1992 was a great year for my high school best friend. She was dealing with a serious Brendan Fraser obsession, you see, and that year saw the release of both School Ties and Encino Man. Because I'm such a good friend, I supported the obsession (it also help that it was summer, and there was seriously nothing to do): I went with her to see the former at a dollar theater every day for a freaking week, and agreed to sit with her and watch the latter, despite the already-odious presence of Pauly Shore.

The thing is, though, that as time went by, my complaining about repeated viewings of Encino Man decreased, while I began to bellyache about having to watch School Ties (Honestly, there's only so much silliness that even Matt Damon and Randall Batinkoff can get you through). And when Encino Man comes on cable, even now? I watch it. I realize most of you aren't going to believe this, but I've realized something: it's a good movie. Seriously! And what it lacks in quality, it makes up for in heart -- I honestly can't think of another movie that so convincingly -- and unexpectedly -- sells the seriousness of friendship and a "Be yourself, dammit!" message without either pandering or sacrificing the silly humor that makes the whole thing work.

When Brendan Fraser thaws out, see, he may be an Unfrozen Caveman Teen, but he's also a totally cool kid named Link, and loser Dave (the pre-Hobbit, post-Virgin Sean Astin) plans to ride his new friend's popularity (he's sold as an exchange student from Estonia) to the top of the cool world. His bestest bud Stoney (yes, that's Pauly), however, is pissed, and calls Dave out when he tries to wash his hands of Link just because the whole Everyone Loves Dave Because He's Friends with Link thing just isn't working out. If I'm being honest here, I'll tell you that the big friendship confrontation (in the middle of a deserted road, Stoney astride his goofy scooter  ... sniff) still has the power to bring tears to my eyes. But, since that'd be to embarrassing to admit, I'll just say that it's surprisingly powerful, and possessing of a purity that you'd never in a million years expect from Pauly Shore.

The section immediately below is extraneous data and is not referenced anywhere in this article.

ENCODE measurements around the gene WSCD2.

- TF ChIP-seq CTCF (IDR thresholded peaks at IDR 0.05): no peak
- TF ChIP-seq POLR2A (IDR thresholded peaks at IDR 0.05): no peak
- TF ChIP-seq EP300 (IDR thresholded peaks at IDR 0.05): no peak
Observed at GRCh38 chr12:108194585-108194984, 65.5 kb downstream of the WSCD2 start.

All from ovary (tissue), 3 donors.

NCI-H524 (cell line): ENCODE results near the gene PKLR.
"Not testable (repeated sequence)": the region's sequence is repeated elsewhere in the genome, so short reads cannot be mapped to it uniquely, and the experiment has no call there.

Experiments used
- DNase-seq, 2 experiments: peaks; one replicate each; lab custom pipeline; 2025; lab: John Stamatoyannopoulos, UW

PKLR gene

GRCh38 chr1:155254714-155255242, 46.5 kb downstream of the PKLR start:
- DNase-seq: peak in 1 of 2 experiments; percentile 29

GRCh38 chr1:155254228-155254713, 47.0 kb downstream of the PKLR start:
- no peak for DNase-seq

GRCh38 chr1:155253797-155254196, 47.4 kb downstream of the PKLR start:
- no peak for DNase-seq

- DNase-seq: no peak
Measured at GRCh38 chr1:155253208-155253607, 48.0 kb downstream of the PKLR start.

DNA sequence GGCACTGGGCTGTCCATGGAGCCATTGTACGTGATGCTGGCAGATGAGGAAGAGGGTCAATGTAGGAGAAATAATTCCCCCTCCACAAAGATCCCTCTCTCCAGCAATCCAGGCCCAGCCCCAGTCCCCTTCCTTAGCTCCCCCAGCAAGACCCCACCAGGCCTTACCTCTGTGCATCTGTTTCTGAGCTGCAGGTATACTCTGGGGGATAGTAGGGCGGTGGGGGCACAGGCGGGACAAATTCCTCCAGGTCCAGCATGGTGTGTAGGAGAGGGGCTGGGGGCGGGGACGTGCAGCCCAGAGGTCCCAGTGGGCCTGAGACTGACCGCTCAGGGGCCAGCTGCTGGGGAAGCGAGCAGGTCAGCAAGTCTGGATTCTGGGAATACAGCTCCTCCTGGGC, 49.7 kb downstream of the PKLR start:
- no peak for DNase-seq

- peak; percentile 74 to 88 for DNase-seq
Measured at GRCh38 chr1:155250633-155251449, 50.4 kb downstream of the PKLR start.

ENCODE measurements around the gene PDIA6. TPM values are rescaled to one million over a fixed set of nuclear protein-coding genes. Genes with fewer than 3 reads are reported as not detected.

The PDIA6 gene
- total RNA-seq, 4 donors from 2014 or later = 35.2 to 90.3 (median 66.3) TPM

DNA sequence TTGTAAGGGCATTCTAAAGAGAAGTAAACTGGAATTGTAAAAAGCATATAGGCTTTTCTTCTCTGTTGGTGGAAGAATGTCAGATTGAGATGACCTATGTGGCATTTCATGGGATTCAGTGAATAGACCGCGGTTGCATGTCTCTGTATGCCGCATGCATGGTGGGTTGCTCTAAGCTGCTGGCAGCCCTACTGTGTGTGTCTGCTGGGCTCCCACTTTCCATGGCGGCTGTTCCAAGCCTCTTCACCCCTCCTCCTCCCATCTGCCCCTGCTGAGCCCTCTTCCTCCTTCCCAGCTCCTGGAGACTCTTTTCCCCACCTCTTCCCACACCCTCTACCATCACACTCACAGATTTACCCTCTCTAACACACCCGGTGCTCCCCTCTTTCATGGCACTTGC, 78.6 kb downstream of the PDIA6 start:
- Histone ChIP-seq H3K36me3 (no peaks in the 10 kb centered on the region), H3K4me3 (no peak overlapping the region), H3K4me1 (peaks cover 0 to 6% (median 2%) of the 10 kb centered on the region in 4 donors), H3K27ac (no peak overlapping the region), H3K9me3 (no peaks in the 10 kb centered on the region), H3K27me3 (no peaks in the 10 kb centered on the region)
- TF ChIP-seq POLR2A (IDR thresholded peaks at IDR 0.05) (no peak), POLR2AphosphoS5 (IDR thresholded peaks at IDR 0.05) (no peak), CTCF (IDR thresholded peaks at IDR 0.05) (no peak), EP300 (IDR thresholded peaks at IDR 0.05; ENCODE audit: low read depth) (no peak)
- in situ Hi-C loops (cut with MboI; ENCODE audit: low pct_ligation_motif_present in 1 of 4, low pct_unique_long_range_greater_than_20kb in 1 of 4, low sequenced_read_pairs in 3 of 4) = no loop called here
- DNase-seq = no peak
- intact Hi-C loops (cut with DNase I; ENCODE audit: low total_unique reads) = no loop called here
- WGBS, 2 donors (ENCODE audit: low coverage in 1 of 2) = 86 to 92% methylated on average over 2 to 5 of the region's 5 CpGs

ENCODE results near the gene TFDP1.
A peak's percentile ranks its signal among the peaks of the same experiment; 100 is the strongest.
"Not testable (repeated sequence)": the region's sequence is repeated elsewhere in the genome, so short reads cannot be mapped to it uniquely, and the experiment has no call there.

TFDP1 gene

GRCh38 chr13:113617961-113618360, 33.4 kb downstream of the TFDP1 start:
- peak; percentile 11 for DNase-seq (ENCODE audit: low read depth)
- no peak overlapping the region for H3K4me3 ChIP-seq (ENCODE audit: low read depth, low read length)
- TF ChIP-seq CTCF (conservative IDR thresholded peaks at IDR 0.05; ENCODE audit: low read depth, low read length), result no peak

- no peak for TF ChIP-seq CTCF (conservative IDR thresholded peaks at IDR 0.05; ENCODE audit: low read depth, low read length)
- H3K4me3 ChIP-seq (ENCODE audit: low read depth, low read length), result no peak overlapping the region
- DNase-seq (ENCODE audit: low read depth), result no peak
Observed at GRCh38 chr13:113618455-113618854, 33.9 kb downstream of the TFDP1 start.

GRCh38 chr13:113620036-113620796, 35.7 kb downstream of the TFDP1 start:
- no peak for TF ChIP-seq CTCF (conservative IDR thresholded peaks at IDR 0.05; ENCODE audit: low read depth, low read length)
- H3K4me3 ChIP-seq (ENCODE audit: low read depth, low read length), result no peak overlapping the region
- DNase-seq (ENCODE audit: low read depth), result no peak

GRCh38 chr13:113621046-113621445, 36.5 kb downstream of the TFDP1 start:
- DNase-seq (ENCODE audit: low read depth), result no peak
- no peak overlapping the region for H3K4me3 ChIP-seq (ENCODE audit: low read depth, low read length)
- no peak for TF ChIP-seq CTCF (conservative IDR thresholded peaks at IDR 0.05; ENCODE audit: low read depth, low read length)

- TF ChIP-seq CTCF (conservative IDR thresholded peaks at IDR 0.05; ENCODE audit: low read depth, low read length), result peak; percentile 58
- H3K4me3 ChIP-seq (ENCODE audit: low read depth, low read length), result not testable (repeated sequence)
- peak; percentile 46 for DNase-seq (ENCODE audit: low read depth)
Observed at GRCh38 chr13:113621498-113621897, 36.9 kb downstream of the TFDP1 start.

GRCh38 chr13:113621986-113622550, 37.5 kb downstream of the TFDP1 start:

And if touching doesn't work for you, the movie is funny as hell, and has given me lines to recite internally for the rest of my life (or at least until dementia strikes). Not only do I know how to say "The cheese is old and moldy" in Spanish, but I also can no longer walk into a convenience store without thinking "Two minutes," and "Kashmir, Rajneesh -- make up your melons!" And no, that's not a curse. Call it a Shore-Style blessing.

People, I'm not lying here. You need to see the damn movie.